To create a custom ContentPlaceHolder:

  1. Add this code to your master page, updating the ID value:
    <asp:ContentPlaceHolder id="Custom-Placeholder-Name-Goes-Here" runat="server">
           Insert components that can be replaced.  ContentPlaceHolders can be wrapped around HTML or stand alone.
    </asp:ContentPlaceHolder>
  2. Add this to your content page, updating the ID value to match what you used in the master page:
    <asp:Content ContentPlaceHolderId="Custom-Placeholder-Name-Goes-Here" runat="server">
           Nifty content for your web page.... or even your home page design 🙂
    </asp:Content>

One home page vs. many sub pages

Chances are, you can count the number of home pages for your web site on one hand or even with a single finger. The whole purpose of a master page is to maintain central control over shared HTML components for a web site. That benefit is lost if it is only used for a single page, such as the home page.

There is no need to create a master page for just your home page. You aren’t getting the main benefit of master pages and instead you are just creating more maintenance work for your team in the long run. Instead do this:

  1. Have one master page that is targeted to provide for the sub pages.
  2. Wrap the contents in a custom ContentPlaceHolder.
  3. From the content page used for the home page, create a Content control and link to the custom ContentPlaceHolder through the ID.
  4. Put home page content in the Content Control.

Here is a visual of how everything that has been covered so far will work together to create the home page:

Using a ContentPlaceHolder and Content control to swap in the home page content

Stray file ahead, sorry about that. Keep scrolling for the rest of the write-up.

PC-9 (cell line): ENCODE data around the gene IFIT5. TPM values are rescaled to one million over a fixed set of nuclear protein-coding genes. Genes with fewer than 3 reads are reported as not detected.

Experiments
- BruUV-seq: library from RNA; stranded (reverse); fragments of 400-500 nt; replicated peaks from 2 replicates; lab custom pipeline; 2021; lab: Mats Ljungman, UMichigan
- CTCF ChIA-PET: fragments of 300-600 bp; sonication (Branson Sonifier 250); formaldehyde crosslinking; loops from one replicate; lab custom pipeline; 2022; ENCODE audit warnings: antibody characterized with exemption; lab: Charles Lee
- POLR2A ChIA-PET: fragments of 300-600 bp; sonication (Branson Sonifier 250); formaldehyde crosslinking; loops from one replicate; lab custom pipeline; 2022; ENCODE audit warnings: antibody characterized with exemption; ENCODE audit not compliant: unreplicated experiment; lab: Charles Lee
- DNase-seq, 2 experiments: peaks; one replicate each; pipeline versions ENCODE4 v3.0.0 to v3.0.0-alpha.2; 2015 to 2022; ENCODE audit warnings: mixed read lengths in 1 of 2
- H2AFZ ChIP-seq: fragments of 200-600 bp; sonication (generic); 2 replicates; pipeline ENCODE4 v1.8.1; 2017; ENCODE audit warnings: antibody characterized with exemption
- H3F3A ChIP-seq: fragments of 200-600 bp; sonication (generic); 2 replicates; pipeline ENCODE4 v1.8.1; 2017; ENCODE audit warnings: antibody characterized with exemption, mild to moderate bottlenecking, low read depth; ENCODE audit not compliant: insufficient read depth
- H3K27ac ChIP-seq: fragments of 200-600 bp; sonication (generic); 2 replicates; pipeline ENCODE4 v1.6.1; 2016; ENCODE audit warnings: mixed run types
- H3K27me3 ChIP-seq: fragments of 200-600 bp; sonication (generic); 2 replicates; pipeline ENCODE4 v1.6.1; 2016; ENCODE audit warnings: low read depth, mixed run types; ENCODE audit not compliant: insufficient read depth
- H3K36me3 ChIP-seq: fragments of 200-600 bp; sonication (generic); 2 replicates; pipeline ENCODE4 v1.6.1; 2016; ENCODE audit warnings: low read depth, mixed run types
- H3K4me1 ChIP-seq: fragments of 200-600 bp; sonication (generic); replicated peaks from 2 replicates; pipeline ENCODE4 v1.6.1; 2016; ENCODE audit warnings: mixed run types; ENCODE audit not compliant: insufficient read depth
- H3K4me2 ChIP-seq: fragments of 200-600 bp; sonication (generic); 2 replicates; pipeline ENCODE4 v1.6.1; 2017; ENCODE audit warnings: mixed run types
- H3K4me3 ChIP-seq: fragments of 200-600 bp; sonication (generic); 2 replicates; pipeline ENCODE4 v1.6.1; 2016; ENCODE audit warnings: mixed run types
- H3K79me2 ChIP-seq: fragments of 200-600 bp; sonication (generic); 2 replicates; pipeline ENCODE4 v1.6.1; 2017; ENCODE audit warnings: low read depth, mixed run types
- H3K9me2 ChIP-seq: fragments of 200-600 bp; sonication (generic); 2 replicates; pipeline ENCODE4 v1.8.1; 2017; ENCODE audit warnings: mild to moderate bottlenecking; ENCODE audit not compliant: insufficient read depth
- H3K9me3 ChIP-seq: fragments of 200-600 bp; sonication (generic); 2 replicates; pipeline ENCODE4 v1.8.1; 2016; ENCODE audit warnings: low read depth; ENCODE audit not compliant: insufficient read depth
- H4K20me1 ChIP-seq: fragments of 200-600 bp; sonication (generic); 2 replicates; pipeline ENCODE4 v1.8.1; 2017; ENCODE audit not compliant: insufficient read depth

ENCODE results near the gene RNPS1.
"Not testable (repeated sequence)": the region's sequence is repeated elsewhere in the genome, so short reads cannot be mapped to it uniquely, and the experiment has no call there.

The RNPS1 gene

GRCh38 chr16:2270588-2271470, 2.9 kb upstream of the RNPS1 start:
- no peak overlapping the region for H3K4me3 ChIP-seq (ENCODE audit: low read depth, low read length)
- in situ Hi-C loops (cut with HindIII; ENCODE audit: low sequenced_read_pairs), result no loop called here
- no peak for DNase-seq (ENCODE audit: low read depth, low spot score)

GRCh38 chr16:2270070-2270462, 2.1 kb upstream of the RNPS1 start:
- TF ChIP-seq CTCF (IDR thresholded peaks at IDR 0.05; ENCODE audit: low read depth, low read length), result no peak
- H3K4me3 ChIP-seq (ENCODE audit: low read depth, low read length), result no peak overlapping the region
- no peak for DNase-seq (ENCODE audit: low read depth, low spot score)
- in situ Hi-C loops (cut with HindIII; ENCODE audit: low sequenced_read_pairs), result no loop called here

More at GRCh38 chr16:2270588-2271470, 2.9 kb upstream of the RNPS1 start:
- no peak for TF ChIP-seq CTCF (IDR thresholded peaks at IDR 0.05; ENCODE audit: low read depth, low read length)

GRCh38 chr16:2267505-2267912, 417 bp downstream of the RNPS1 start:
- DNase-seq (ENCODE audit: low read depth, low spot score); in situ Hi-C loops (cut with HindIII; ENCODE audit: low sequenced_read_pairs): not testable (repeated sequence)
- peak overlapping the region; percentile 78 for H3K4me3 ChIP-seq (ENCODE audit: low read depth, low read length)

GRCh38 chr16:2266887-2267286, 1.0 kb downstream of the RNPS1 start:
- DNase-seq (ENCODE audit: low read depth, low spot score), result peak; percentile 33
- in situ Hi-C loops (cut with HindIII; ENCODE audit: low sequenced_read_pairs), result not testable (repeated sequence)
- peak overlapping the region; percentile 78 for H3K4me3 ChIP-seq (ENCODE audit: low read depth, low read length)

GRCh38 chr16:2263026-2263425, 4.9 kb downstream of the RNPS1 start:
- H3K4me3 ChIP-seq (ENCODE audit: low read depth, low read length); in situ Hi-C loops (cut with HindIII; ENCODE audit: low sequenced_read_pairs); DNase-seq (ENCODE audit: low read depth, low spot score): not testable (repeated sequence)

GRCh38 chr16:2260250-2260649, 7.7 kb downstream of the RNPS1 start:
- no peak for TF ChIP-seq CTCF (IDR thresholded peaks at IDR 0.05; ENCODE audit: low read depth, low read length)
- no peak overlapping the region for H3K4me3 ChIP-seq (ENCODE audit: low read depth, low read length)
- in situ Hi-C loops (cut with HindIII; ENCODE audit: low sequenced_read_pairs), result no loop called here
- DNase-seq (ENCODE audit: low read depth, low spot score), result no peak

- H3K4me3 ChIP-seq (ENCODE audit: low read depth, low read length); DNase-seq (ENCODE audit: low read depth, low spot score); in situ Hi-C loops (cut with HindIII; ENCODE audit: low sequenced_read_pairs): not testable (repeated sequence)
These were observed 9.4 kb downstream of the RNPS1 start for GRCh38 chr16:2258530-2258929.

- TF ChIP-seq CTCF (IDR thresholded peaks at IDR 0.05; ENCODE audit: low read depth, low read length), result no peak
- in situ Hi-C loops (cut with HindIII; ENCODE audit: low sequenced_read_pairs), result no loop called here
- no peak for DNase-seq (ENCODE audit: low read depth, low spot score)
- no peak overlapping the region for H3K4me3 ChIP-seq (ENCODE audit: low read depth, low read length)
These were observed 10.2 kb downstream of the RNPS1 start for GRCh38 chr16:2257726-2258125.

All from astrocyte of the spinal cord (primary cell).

Now you can make it pretty

Once the master page and content page have been set up to support a single master page and give you the ability to have a home page design and a sub page design, the actual design needs to be put in place. All of this can be handled with CSS when using a CSS based layout. Here is a breakdown of how the files will be referenced:

Suggested CSS files for branding

  • The master page file links to master-design.css. All of the sites and pages use this master page.
  • The content page used for the home page links to home-page.css – you can do this with a Content control that uses the “PlaceHolderAdditionalPageHead” ID.
  • CSS for the home page design goes into home-page.css, including any style statements that will override elements of the master page CSS (master-design.css).
  • The design variations needed for the sub site can be handled through linking to a CSS file in the same fashion as the home page variation.

Of course, you might not want to be linking to a bunch of different CSS files. SharePoint loads a lot of files as it is, and that mythical nirvana known as “one CSS for my whole intranet” is calling you. Well, next week, Dustin will make that myth a reality. Using a little bit of JavaScript, you’ll be able to write a single CSS file that can handle any variations you want, including per-page-layout styles. Stay tuned!

This was originally posted on NothingButBranding.com in August 2012, which is a site that has since been closed.